“What makes charter schools different is that they are free from certain state regulations. They can set curriculum and budgets at the school level. They can hire and fire staff to make sure their team is aligned with the mission of their school.”
Tailoring a school to its kids is one reason charters have been successful in serving struggling students in other states, she says.
But Kruse says Washington school districts are already creating innovative schools, so charters aren’t needed.
“Everything they ask for in the initiative, we can already do,” she says.
“Our members know what we need to do to improve our schools,” adds Mary Lindquist, president of the state teachers union, the Washington Education Association. “We just don’t have the resources to do it.”
Rachel Johnson, a teacher at Glacier View Junior High School in Puyallup, knows she’s in the minority among public school teachers supporting I-1240.
Johnson previously taught in Puyallup’s alternative high school, where many students struggle. She believes charters offer one way to “help kids on the front end,” before they fail.
She says her views on charters were influenced by a visit to a charter high school in Corbett, Ore. – a school recognized for excellence by U.S. News & World Report.
Corbett teachers, Johnson said, were “energized by their work. They have the flexibility to be responsive to student needs.”
School boards from Tacoma to Eatonville have voiced their collective opposition to I-1240.
Tacoma School Board President Catherine Ushka said she objects to the appointed state commission, which could do an end-run around elected local school boards.
She believes school districts are already making changes to ensure that parents have choices and schools improve. She points to Tacoma’s designation this year as an “innovative school district” by the state.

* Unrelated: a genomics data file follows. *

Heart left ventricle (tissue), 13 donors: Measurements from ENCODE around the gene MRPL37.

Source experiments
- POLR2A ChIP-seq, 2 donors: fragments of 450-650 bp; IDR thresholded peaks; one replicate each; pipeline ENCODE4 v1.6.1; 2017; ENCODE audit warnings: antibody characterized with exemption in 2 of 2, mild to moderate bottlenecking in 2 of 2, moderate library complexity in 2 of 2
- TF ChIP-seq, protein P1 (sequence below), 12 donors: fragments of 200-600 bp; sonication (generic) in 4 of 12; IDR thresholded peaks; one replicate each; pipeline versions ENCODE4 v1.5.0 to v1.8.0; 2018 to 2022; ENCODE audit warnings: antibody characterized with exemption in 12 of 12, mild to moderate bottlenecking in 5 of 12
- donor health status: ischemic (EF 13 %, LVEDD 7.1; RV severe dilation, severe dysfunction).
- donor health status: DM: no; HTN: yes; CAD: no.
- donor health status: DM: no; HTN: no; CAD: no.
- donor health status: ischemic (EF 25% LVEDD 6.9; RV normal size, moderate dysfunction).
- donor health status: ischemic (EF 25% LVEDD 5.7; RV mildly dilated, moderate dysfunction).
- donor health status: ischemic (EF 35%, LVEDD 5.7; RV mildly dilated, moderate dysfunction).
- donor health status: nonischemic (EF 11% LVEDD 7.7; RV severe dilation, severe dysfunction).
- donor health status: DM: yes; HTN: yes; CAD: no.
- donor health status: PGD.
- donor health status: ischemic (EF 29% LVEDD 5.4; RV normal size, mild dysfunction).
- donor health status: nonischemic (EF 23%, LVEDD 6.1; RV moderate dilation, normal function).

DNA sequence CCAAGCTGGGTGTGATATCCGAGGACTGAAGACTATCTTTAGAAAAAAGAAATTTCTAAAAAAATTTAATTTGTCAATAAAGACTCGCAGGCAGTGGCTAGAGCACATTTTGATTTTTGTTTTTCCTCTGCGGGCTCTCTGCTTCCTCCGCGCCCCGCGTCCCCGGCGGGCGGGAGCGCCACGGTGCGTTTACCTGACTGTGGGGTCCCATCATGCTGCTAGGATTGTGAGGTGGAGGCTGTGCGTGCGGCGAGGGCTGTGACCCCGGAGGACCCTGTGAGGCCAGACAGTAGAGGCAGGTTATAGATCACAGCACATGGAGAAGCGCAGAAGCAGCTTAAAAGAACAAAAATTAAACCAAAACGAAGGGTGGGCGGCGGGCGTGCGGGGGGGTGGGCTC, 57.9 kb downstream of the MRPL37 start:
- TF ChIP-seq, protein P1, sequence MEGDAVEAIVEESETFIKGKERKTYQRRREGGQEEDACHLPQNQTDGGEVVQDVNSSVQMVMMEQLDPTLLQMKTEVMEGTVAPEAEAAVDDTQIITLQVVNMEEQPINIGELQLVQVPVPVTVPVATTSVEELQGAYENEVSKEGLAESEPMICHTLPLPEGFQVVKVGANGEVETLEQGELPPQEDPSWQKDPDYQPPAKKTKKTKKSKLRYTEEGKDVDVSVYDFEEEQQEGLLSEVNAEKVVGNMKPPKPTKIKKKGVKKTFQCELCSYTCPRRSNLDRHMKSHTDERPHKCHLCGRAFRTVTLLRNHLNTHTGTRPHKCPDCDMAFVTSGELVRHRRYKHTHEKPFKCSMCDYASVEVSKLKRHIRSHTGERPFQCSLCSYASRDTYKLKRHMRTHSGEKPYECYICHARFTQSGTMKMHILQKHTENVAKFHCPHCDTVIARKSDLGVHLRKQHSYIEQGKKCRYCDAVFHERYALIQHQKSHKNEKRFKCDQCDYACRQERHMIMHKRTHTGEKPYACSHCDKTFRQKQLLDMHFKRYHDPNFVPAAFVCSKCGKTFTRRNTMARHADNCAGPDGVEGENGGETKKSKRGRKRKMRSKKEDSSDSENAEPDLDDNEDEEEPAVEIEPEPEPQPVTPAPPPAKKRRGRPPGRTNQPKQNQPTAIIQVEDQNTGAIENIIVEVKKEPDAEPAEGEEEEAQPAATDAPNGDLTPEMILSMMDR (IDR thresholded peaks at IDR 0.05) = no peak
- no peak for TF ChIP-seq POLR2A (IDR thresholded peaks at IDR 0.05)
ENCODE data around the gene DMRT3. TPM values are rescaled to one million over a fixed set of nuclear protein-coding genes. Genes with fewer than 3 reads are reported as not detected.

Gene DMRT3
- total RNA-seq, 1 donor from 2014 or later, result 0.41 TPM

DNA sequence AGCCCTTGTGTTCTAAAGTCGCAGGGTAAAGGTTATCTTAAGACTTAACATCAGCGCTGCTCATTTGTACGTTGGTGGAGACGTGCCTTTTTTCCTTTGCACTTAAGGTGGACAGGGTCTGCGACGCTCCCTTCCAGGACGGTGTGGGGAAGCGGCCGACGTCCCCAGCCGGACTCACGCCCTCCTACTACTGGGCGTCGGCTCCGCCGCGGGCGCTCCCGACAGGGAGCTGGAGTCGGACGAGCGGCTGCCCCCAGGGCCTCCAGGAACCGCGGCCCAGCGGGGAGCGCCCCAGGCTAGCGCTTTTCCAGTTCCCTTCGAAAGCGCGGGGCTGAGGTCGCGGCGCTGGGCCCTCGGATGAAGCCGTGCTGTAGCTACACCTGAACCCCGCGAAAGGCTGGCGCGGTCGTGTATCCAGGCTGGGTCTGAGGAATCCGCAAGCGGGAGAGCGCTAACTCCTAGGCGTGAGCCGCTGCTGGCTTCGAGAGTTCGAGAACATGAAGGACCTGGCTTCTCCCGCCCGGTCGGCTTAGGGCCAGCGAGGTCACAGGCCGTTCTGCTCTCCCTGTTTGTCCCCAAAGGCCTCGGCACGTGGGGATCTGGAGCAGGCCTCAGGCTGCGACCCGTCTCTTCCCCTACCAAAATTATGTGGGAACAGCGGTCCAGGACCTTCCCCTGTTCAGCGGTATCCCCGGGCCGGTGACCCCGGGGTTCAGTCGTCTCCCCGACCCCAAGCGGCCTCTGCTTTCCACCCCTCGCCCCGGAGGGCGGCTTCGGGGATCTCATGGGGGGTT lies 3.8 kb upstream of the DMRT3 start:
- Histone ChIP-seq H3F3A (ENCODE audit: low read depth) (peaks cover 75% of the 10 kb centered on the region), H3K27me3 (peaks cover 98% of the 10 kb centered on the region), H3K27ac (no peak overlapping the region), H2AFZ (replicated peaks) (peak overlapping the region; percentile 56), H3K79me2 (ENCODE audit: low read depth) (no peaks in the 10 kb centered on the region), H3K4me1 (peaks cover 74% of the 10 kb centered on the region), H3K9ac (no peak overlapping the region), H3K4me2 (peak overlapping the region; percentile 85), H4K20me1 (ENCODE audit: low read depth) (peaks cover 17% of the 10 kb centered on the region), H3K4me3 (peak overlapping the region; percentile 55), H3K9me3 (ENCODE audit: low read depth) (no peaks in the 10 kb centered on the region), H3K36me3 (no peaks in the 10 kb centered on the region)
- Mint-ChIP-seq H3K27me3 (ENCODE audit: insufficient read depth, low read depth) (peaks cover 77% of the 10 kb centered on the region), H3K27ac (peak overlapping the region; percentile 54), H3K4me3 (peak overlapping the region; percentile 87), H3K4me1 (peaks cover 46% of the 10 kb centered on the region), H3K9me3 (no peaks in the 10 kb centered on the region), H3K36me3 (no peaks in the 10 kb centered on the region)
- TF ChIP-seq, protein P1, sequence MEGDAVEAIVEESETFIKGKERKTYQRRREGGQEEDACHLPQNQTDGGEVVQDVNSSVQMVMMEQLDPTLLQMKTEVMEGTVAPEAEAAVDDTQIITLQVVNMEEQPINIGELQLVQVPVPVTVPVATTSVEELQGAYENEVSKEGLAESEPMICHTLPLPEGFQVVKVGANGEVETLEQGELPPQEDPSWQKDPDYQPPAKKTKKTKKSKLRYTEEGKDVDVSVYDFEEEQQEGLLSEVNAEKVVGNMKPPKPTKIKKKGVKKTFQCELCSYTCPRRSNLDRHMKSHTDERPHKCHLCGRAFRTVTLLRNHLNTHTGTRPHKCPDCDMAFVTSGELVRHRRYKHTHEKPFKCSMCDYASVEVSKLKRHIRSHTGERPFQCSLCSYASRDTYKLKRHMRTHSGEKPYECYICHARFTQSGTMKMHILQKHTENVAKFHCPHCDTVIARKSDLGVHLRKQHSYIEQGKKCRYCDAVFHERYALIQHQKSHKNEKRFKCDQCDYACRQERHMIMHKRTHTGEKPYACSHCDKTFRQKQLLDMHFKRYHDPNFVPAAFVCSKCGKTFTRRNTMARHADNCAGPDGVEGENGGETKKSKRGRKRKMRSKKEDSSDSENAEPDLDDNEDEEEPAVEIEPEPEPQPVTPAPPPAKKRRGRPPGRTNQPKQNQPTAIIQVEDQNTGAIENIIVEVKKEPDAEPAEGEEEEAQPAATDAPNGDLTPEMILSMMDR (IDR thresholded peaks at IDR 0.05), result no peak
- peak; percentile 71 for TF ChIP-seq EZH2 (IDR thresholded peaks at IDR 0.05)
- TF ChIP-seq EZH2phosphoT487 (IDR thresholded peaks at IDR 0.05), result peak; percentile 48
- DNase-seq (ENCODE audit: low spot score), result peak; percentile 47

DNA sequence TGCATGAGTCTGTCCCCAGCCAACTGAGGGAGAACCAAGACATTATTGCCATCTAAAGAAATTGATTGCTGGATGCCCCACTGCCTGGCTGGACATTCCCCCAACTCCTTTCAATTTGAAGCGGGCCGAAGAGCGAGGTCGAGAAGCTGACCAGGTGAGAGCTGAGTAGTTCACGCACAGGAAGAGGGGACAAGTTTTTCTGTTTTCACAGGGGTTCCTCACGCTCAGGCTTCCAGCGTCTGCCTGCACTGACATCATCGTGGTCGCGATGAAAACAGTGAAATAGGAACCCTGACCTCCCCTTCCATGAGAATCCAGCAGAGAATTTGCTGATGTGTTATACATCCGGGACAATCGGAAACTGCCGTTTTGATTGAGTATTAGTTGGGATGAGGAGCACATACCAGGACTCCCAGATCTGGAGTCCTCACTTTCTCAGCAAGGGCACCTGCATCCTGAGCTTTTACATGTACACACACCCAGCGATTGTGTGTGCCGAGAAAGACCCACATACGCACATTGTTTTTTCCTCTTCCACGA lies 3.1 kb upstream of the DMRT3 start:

“Part of what we are working toward is making sure there are options in all parts of the city, and that they’re accessible,” Ushka says. “I think we are capable of ensuring equity without dismantling the public system.”
Boutell is likewise skeptical of provisions in I-1240 that permit charter authorization to come from either a local school board or the state commission. She says the requirement that commissioners have “a commitment to charter schooling” is “a little bit like the fox guarding the henhouse.”
Robin Lake, director of the Center on Reinventing Public Education at the University of Washington, says it’s common in other states to have alternatives to local school boards serve as charter authorizers.
In some states, the alternative power rests with a state university. In others, it’s given to big-city mayors.
“We found that there is no one, right way,” Lake said. “Local school boards have a role, if they want to participate.”
In states where charters have operated for years, she says, school districts are starting to see charters as part of a “portfolio” of school options, along with traditional and magnet schools. She said charter authorizers can ensure that schools have “strict accountability requirements that most public schools don’t have.”
Chief among them: closure for nonperformance.
FOR AND AGAINST
Nationally, charters have been embraced by both liberals and conservatives at various times. Liberals are attracted by their potential to effect social change, while conservatives cherish parental choice.